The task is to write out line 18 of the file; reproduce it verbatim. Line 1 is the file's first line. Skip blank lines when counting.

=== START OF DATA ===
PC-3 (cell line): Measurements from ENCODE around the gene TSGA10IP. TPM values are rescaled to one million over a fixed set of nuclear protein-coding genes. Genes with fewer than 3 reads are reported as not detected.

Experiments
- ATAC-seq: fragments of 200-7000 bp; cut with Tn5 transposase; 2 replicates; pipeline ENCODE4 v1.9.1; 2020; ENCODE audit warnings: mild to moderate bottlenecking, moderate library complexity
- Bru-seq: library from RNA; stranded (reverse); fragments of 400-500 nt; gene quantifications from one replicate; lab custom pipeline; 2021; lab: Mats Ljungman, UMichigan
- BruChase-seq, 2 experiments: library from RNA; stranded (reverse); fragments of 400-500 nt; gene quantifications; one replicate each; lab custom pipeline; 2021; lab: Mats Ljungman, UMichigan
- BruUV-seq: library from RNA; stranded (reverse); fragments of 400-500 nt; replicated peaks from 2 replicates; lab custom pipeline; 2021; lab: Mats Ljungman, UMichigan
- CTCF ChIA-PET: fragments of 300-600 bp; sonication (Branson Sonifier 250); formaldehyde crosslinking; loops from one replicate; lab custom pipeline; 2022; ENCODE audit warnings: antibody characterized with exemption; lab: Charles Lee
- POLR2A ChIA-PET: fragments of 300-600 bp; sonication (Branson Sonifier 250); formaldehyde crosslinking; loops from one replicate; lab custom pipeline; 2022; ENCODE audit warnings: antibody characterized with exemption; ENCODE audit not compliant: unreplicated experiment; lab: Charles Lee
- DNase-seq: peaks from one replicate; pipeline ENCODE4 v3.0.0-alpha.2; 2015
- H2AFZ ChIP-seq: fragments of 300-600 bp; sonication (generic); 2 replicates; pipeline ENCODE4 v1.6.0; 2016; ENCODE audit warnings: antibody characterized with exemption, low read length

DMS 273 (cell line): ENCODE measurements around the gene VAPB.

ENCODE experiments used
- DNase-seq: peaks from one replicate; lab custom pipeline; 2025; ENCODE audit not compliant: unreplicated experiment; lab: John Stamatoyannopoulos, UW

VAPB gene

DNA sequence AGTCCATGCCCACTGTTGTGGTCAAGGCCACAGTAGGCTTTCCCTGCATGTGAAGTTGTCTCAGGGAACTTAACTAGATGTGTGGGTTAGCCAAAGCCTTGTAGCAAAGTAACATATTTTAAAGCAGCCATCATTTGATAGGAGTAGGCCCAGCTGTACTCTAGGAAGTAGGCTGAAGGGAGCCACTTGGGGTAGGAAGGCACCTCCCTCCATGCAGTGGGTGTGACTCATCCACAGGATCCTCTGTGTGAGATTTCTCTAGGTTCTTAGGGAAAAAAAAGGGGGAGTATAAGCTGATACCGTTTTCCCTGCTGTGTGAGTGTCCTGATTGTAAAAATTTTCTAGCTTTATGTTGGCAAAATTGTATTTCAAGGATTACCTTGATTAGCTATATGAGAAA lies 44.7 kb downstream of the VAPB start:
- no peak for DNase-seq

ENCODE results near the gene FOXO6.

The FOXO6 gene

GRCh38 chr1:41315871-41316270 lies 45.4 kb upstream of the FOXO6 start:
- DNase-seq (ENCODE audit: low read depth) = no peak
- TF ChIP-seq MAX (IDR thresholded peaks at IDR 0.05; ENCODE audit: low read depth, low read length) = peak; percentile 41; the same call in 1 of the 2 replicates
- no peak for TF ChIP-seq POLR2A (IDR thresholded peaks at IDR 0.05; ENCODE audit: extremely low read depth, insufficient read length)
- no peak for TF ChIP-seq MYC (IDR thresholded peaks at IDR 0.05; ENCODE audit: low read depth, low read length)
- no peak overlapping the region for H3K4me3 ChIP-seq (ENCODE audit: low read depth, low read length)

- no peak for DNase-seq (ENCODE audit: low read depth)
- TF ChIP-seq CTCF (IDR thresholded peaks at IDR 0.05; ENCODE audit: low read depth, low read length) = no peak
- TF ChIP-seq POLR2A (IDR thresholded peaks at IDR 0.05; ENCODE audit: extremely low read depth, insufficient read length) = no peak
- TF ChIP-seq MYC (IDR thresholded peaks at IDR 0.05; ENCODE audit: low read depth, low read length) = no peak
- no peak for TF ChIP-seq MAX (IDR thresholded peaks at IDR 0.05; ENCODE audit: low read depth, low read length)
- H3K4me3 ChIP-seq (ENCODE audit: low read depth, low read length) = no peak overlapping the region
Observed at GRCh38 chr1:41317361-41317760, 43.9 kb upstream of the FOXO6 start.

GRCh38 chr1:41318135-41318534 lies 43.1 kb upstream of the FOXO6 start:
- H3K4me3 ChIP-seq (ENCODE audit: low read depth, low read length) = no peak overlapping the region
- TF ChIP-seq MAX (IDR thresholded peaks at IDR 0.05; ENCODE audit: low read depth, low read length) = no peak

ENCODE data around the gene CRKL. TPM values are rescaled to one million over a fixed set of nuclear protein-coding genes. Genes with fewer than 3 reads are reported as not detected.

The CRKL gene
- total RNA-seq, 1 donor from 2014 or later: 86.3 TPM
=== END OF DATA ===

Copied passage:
The FOXO6 gene